- Crucial M550 256 GB mSATA Internal SSD
- Goldenfir mSATA Internal SSD
- Kingston UV500 480 GB mSATA SSD
- Samsung SSD 970 EVO M.2 SSD
- ADATA XPG SX8200 Pro
- Seagate FireCuda 510
- WD Blue 3D M.2 SSD
- WD Black SN750 NVMe SSD
The M.2 SSD boasts the maximum usage of the card space while minimizes the footprint. After the mSATA form factor appeared, the M.2 form factor also emerged 2 years later. There are variations in drive dimensions of the newer M.2 form factor. However, the full-size mSATA SSDs ship has only one size.
Here is a form about the drive dimensions of mSATA vs M.2 SSDs:
Performance, Capacity, and Price
As mentioned above, M.2 SSDs have different interfaces. So, the performance of M.2 SSD vs mSATA also depends on the interface. An M.2 SSD with the SATA interface can extend the data transfer rate beyond the 6 Gbps limitation of an mSATA or SATA SSD.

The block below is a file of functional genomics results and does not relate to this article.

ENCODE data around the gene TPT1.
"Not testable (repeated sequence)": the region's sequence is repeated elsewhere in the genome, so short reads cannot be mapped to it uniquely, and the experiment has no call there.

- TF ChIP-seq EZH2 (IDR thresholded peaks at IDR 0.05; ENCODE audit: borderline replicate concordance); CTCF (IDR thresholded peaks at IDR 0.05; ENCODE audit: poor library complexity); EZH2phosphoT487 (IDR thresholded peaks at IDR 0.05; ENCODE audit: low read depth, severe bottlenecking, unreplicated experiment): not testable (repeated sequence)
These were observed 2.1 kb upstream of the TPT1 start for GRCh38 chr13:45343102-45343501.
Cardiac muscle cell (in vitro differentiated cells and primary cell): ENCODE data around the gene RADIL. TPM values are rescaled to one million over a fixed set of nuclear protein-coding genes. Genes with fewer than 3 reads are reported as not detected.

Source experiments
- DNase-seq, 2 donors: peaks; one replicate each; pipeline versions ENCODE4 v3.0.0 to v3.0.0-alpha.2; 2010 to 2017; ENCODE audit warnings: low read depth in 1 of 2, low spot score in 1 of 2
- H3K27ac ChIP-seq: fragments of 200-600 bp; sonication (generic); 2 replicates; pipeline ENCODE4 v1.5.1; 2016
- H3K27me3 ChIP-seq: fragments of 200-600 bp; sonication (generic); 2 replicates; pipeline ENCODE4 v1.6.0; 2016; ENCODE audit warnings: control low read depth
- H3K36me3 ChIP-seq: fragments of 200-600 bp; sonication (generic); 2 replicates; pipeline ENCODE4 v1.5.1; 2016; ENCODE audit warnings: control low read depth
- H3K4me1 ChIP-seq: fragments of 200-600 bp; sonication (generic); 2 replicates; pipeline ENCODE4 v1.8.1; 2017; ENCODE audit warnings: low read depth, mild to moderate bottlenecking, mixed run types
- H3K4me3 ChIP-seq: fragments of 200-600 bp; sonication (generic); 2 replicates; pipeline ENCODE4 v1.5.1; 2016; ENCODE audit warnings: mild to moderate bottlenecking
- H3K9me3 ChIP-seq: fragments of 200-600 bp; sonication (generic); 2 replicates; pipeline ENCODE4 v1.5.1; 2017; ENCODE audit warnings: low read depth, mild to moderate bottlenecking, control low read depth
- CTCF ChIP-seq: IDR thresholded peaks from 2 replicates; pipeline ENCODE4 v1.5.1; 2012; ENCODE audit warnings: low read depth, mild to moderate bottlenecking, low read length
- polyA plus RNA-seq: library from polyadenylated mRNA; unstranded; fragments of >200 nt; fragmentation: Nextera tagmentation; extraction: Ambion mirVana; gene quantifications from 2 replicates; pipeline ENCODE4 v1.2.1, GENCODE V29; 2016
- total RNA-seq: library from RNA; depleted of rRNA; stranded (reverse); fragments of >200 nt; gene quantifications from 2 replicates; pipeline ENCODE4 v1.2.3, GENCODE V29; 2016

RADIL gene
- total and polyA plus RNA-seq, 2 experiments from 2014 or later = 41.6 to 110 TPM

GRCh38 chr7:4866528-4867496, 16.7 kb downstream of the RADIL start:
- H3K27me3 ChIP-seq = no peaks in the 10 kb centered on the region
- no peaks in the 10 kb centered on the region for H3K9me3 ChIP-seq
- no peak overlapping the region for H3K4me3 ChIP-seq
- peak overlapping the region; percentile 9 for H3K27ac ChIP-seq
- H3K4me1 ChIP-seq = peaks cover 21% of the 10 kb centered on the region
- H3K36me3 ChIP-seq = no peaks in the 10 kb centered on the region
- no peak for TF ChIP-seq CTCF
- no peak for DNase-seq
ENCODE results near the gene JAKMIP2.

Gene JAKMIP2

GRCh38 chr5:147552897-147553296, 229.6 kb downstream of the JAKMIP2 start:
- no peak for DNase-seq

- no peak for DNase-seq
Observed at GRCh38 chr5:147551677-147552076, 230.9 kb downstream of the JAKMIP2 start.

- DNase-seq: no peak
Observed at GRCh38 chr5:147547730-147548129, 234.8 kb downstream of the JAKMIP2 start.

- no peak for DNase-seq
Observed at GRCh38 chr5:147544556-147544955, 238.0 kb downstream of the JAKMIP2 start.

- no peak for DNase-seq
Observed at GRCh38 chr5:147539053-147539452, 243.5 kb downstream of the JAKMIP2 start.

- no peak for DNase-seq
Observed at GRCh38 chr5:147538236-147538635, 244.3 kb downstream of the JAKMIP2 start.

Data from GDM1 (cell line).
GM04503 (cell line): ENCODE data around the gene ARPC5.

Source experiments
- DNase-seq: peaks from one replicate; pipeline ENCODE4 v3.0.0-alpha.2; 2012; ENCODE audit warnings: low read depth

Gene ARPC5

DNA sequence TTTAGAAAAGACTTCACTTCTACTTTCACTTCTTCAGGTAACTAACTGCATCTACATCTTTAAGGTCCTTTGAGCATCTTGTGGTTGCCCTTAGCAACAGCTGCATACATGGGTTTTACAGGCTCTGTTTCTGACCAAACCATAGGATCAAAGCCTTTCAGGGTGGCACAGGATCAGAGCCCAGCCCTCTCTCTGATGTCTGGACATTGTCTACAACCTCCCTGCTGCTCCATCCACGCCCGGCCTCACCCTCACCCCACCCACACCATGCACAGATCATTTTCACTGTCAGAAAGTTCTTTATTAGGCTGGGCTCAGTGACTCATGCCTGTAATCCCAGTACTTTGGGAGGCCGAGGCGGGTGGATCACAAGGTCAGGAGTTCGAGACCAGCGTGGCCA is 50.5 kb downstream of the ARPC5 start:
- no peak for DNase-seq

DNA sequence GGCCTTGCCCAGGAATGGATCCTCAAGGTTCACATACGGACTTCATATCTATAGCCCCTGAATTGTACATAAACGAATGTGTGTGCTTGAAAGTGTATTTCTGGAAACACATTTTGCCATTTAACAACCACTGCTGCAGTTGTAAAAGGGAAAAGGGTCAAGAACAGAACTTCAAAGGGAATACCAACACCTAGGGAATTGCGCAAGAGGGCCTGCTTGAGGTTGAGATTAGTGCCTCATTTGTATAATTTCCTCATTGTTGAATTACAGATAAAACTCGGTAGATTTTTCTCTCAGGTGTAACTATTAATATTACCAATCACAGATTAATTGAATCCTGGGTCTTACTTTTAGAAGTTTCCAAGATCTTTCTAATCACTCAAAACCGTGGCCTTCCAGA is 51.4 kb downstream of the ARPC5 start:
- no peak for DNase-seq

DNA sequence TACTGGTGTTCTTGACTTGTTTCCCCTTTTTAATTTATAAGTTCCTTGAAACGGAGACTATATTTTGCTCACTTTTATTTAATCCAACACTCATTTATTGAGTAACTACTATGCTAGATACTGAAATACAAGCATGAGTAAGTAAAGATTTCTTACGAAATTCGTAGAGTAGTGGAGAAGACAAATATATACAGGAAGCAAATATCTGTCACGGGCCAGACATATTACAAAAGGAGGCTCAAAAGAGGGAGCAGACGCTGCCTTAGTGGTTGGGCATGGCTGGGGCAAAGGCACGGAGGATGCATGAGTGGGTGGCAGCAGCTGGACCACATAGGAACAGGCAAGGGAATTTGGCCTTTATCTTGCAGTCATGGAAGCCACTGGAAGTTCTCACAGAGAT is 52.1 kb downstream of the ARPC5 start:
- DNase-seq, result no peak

A PCle-based M.2 SSD can be up to 1 gigabyte per second, which approximate to the 4 lanes of PCle at a per lane rate. A SATAe-based M.2 SSD can support up to 2 lanes of PCIe. Besides, the PCle-based M.2 SSD can support NVM Express (NVMe) that can improve performance and reduce the latency of using ATA or small computer system interface command set.
The storage capacity and price of mSATA vs M.2 SSDs depend on what’s kind of SSDs you are using. Here you can refer to the following information.
According to the above form, you may find the conclusions below:
- Data transfer speed: Most M.2 SSDs has faster speed than mSATA SSDs.
- Capacity: Most mSATA drives are around 500GB, while M.2 SSDs have more capacity options available and some can up to 1TB.
- Price: Although M.2 SSDs have faster transfer speed, most mSATA SSDs will cost you less money.